The smallest of the motorized RV types is the Class B RV. Lately, they’ve surged in popularity among RVers.
Class B Motorhomes are built on cargo van chassis like the Mercedes Sprinter, the Ford Transit, or even the Ram ProMaster. They don’t often have slides, so they’re lighter, and they’re typically less than 30 feet long. This makes driving a Class B easier than driving a Class A or Class C RV for some people.
Class B RVs are popular with those who wish to focus on spending more time outside their RV rather than inside, prefer a quick travel pace, or those that adventure out of it rather than live in it full-time. They’re also popular with solo RVers as well as couples who are looking to switch into a rig that may be more comfortably driven by both partners.
As popular as Class B RVs have become, they’re not right for everyone. Motorized RV owners of all ages, might prefer Class As or Class Cs, and RVing with a toad.
So how do you know if a Class B RV is the one to buy? We take a look at the pros and cons of a Class B RV as well as a compromise to help you decide which RV is the one for you.
Class B RV Pros
A Class B RV dominates when it comes to ease of driving. Class B RVs are the easiest to drive because they feel like driving a van. In some cases, RVers have even felt they drive similar to a regular vehicle. Certainly, it won’t feel like driving a family sedan, but it won’t feel like driving a bus either. The on-road feel of Class B RVs is better due to their lower weight and more aerodynamic build.
In most cases, there’s also no hitching or unhitching a tow vehicle, which makes moving to the next campsite as simple as is possible in an RV.
Class B RVs are great if you are traveling at a fast pace. They can be a bit less taxing to drive, so if you RV in a manner that has you moving from place to place frequently, you may want to check out the Class B RVs at the dealership. Class B RVs really shine on cross-country trips because of their road-going nature. An additional point of flexibility is the ability of some smaller Class Bs to be used as a daily driver. They can easily be parked in many driveways and parking spots.
Flexibility in a Class B RV also comes in the way of alternate RV systems. Most American RVs have waste systems that rely on a black tank. The norm for RVs outside of the country is the use of cassette toilet systems. If this system appeals to you (there is much debate about whether cassette systems are better, and as with all things RV, it’s a matter of personal preference), you’ll likely only find this in a Class B. But, keep in mind most American Class Bs don’t have this option yet, it’s just beginning to pop up in some models.
In a Class B RV you can reasonably expect to enjoy better gas mileage. Most Class B RVs will have you enjoying MPGs in the mid to high teens.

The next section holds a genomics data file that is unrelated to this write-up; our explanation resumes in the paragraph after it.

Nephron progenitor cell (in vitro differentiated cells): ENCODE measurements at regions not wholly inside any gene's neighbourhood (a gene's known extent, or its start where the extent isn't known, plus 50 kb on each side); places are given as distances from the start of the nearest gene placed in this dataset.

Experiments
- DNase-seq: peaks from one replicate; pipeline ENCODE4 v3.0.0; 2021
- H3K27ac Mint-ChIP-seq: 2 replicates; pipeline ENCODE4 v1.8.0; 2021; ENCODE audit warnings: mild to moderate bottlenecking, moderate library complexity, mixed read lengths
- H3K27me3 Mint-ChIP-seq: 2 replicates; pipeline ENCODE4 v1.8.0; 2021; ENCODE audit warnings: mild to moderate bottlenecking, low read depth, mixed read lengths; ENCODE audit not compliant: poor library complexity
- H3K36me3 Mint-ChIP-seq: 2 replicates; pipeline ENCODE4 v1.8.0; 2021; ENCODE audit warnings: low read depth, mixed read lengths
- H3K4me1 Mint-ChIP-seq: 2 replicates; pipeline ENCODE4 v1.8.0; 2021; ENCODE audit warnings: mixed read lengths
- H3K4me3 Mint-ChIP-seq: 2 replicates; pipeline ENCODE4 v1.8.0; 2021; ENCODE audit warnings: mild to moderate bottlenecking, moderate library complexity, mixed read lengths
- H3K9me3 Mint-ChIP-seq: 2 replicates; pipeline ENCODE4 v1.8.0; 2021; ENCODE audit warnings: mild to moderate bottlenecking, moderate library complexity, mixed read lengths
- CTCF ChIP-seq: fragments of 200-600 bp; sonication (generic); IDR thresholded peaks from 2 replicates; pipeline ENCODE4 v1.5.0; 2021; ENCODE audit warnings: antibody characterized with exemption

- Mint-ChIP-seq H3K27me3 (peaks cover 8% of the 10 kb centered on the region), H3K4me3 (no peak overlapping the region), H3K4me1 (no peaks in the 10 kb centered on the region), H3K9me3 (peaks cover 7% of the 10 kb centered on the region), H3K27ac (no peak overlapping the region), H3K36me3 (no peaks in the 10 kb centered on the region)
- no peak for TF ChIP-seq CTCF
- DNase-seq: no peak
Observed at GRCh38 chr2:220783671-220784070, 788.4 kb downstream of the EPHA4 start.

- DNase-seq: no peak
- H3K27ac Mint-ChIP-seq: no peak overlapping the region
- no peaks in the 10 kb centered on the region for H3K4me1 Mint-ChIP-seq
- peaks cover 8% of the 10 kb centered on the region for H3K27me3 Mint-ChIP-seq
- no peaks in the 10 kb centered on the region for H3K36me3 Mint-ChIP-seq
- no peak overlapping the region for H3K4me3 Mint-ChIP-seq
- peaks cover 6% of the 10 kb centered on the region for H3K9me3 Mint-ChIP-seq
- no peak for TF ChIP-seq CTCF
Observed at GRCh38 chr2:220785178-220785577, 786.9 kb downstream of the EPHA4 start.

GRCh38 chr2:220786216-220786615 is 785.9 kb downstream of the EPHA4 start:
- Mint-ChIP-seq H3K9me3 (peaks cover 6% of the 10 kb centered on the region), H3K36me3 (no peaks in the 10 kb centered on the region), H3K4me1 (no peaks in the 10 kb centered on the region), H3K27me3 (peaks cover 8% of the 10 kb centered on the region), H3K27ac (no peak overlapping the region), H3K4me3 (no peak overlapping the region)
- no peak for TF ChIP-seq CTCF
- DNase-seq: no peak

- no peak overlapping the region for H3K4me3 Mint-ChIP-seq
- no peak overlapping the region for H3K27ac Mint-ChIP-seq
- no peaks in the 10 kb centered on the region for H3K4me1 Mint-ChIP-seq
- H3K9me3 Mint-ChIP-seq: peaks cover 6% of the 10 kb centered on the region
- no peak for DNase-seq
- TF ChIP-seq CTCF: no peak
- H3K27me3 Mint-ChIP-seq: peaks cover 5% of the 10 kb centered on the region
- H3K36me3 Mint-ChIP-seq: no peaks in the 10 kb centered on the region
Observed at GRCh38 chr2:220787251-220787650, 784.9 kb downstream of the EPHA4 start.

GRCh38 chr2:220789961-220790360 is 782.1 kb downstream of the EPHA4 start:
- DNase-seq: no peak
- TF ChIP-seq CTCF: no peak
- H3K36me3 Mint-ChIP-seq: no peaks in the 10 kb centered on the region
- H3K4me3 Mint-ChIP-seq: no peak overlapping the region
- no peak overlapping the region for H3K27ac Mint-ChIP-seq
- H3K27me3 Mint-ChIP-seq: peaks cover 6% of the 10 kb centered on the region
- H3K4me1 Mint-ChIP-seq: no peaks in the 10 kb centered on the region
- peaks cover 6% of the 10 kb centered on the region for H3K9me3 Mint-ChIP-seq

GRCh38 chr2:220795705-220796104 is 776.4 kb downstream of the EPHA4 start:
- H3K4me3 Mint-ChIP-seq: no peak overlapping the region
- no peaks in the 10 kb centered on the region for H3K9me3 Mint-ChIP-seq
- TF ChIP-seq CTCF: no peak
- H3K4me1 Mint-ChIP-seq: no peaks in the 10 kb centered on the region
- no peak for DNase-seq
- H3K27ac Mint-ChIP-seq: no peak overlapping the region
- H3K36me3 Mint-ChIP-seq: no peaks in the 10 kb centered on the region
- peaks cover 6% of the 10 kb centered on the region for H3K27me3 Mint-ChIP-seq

Class B RV Cons
Limited Living Space
The driveability and flexibility of Class B RVs come with a tradeoff in living space. If you want all the comforts of home in your RV or are looking to spend the majority of your time inside your RV, a Class B is probably not right for you. You won’t find recliners and comfy couches in a Class B. Most Class B RVs don’t have slides to expand your living space either.
The limited living space can impact comfort and take some getting used to. First, you’ll need to get used to the fact that two people won’t be able to walk down the main aisle at the same time. If you travel with pets, they’ll have to get used to that as well. Though many RVers who travel in Class B RVs have pets of all sizes, you’ll want to figure out if you’d be comfortable in a Class B RV with a pet (or pets!) the size of yours. Dinette setups will also vary in Class B floorplans. In some floorplans, you’d be eating side by side, or one person would be sitting down to dinner on a swiveled driver’s seat.
Limited Storage Space
With the exception of Class B RVs that have a “gear garage” layout, Class B RVs are notorious for having very limited storage space. It could be difficult to bring along larger camp chairs, gas grills, and other camping accessories due to the lack of storage space. Some class B RV layouts have a “gear garage” which would give you a great deal of space, but you might then only have usable living space toward the front of your coach.
It’s really a matter of preference if a wet bath is truly a con. A wet bath is a bathroom where your toilet and shower spaces are one and the same. In larger RVs, there is a separate shower and the toilet isn’t in the shower. To save space, nearly all Class B floorplans use a wet bath.
Class B RVs are not usually the more inexpensive RV option. You might find yourself deciding between a Class B and Class C. If you do, you may be able to find a relatively similar-sized Class C with just a little more room for less.
A Class B Compromise
Some RV manufacturers offer a compromise between the Class B and Class C, which you’ll see advertised as a “B+”. A B+ is often a Class B with a slide-out. You might see things like a full bath, or an additional sleeping area in a B+ floorplan. B+ vans also tend to keep the more aerodynamic build and shorter length of traditional Class Bs. Similar to a “Super C”, a B+ isn’t its own class, but rather a way for manufacturers to bridge the gap and offer you the best of both worlds.
Class B RVs are growing in popularity for good reason. However, as with anything RV-related, there isn’t a one-size-fits-all solution. A Class B RV might be your dream RV, but it will all depend on your personal preference and needs, your RV travel style, and who you travel with.